March 17, 1997
Political scientist explores Germany's "predicament" in new book
By Jennifer McNulty
As Europe's most important power, Germany has the economic, military, and political influence to be a major player on the world scene, yet the country's "burdened history" limits its ability to act. Unification in 1989 removed the physical scars of the Cold War, but the question remains: Can Germany reconcile its past with its future and become a normal country like any other?
This question is explored in the new book The German Predicament: Memory and Power in the New Europe. Fascinated by Germany's post-war emergence as a powerful nation and the tension generated by collective memory, authors Andrei S. Markovits (photo) and Simon Reich examine the ways in which history's shadow haunts Germany's future.
In The German Predicament (Ithaca: Cornell University Press, 1997), Markovits and Reich consider the dilemma facing Germany today, and they weigh the contrasting views of its fate. One view holds that contemporary Germany has been tamed by the Holocaust and has no drive to expand or dominate; the other view maintains that Germans have suppressed rather than obliterated their predatory ways and that its democracy, which was imposed by the allies, is fragile.
"Both views are real, and that's where the tension lies," explains Markovits, a professor of politics at UCSC. "For the Germans, they're damned if they do and damned if they don't. If they're going to live up to their role as a major power, they will be called on to act, but then they are subjected to greater scrutiny than any other nation because of their history. And if they do nothing, they'll be accused of not pulling their weight as the wealthiest, most powerful nation in Europe."
Germany must not seek to expand its power, but it must recognize and use its power responsibly, maintains Markovits. Its "ideological predisposition toward smallness lags behind its increasing structural power," write Markovits and Reich, a professor of political science at the University of Pittsburgh.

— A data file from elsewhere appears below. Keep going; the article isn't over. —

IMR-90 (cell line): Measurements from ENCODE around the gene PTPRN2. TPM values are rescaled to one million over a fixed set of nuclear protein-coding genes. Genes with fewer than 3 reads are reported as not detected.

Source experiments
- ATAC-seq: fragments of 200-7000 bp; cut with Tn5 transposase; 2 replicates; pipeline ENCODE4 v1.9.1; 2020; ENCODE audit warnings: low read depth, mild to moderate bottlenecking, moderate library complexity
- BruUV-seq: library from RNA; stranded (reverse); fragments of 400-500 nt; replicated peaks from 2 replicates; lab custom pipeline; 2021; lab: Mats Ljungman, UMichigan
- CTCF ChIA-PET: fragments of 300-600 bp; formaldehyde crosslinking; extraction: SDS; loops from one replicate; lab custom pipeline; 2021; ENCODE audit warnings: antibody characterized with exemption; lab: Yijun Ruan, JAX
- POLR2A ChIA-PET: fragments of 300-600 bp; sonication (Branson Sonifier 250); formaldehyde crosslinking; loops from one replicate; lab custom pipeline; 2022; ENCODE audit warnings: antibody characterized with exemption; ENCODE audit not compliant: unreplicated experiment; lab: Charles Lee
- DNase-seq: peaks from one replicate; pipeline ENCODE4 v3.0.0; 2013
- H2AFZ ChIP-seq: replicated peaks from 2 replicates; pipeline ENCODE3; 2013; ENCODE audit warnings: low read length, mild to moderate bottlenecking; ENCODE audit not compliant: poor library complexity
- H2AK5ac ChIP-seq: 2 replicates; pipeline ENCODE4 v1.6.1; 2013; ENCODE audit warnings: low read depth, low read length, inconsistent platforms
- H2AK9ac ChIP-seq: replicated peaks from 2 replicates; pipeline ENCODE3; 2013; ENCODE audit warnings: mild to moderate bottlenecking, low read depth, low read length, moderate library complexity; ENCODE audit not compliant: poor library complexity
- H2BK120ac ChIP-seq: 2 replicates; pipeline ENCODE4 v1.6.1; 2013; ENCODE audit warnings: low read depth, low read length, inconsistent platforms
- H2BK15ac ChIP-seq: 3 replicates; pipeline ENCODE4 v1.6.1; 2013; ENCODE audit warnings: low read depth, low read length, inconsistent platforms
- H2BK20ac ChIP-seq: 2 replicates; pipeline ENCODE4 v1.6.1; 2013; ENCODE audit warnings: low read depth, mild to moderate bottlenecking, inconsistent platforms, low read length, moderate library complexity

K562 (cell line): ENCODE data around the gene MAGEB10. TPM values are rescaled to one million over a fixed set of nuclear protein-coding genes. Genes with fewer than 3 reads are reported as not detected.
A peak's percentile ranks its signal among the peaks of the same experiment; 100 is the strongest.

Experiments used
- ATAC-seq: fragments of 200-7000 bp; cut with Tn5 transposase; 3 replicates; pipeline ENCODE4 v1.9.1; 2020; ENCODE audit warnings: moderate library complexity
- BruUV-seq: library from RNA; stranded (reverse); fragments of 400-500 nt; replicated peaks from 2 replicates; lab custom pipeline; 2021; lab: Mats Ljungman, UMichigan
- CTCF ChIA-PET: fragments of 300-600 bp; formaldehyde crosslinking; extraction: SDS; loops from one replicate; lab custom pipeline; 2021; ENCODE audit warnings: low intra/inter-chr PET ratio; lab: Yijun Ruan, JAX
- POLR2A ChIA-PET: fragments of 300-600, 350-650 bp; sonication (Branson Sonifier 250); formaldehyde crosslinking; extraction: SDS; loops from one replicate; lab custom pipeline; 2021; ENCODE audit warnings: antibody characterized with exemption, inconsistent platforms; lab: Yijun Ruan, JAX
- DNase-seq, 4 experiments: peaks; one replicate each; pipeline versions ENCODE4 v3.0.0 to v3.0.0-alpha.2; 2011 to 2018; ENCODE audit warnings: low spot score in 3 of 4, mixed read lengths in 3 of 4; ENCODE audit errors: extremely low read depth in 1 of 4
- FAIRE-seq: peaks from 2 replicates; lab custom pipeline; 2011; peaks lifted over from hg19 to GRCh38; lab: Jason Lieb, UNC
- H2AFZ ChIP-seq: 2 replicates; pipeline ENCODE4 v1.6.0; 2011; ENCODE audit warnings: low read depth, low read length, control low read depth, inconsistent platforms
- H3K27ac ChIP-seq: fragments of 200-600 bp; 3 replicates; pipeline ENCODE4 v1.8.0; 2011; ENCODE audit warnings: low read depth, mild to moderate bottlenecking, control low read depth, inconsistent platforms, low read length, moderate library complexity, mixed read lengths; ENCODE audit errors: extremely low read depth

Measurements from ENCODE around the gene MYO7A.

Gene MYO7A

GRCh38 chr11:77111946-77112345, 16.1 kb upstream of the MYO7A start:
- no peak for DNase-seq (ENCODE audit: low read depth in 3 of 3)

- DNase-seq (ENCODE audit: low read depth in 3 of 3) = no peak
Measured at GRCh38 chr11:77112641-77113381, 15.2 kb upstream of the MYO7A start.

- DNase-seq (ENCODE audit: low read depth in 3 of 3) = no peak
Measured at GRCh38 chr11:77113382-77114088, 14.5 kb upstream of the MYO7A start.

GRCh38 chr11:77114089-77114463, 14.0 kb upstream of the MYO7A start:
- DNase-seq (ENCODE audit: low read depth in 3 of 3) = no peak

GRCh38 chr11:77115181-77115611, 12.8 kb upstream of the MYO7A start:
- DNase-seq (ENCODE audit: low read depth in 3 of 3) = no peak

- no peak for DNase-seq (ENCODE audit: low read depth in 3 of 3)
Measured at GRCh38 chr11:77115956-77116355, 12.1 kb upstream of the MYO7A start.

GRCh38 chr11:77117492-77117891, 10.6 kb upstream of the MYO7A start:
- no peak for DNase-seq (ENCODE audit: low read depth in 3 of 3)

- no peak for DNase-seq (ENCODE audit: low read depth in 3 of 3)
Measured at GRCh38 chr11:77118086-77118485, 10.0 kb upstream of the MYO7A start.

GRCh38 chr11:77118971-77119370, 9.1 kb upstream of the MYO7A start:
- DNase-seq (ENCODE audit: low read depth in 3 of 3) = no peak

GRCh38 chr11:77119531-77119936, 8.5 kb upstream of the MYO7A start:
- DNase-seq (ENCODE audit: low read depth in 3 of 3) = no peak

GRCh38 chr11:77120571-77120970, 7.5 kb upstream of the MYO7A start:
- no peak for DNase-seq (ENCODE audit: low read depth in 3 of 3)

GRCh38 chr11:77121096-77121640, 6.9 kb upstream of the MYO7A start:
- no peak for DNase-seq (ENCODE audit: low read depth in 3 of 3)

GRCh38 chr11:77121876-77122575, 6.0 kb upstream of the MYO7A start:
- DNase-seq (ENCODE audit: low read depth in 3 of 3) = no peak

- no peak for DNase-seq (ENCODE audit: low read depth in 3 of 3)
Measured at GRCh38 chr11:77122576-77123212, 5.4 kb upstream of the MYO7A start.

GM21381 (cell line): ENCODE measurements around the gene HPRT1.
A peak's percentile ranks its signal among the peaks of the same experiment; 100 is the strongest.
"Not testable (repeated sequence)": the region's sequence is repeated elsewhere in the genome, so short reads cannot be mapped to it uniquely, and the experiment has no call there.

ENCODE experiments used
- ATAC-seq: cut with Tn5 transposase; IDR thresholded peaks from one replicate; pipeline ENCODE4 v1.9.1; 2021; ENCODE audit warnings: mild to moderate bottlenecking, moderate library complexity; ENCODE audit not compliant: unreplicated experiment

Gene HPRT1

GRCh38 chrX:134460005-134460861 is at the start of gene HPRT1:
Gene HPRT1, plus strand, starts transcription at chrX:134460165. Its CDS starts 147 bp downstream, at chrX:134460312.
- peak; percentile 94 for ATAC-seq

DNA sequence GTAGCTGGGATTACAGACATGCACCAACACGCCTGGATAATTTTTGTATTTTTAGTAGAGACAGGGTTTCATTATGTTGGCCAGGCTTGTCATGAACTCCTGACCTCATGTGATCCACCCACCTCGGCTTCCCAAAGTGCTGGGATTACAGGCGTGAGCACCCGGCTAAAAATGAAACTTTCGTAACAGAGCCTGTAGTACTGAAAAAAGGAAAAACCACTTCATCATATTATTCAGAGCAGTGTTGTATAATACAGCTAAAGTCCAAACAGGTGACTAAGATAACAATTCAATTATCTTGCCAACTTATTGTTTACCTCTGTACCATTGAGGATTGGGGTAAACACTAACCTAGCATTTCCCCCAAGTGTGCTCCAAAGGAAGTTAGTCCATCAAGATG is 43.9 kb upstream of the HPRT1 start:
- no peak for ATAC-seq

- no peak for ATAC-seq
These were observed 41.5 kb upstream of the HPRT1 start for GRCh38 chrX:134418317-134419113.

"The German Left would like to say 'We're big, but we're just another Switzerland,' but it doesn't work that way. The United States cannot be Canada," says Markovits. "There's no exit from this predicament for the Germans. The contradictions will only become sharper as Germany becomes a global actor."
Markovits is optimistic about Germany's democracy, which he calls a "model democracy," but he is less confident about Germany's role as a power in the European and international arena. Germany's potential sphere of influence is enormous, yet the German response is "caution and confusion rather than opportunism and predatory behavior," he writes with Reich. The source of German constraint is largely internal, they contend, asserting that the "politics of collective memory" is the biggest factor mitigating the exercise of German power.
Two UCSC graduate students coauthored chapters in The German Predicament. Carolyn Hofig, a doctoral candidate in history, cowrote the chapter on foreign cultural policy. Frank Westermann is a doctoral candidate in economics who coauthored the chapter on Germany's economic power in Europe.
Markovits, who is also a senior associate of the Center for European Studies at Harvard University, is a leading authority on Germany and Eastern Europe. His books include The German Left: Red, Green and Beyond, the German translation of which was just published, and From Bundesrepublik to Deutschland: German Politics after Unification. He is also a contributor to the new book The World Reacts to the Holocaust (Baltimore: The Johns Hopkins University Press, 1996), a major new examination of how the postwar world has dealt with the Holocaust. Markovits co-authored the chapter on West Germany's reaction.
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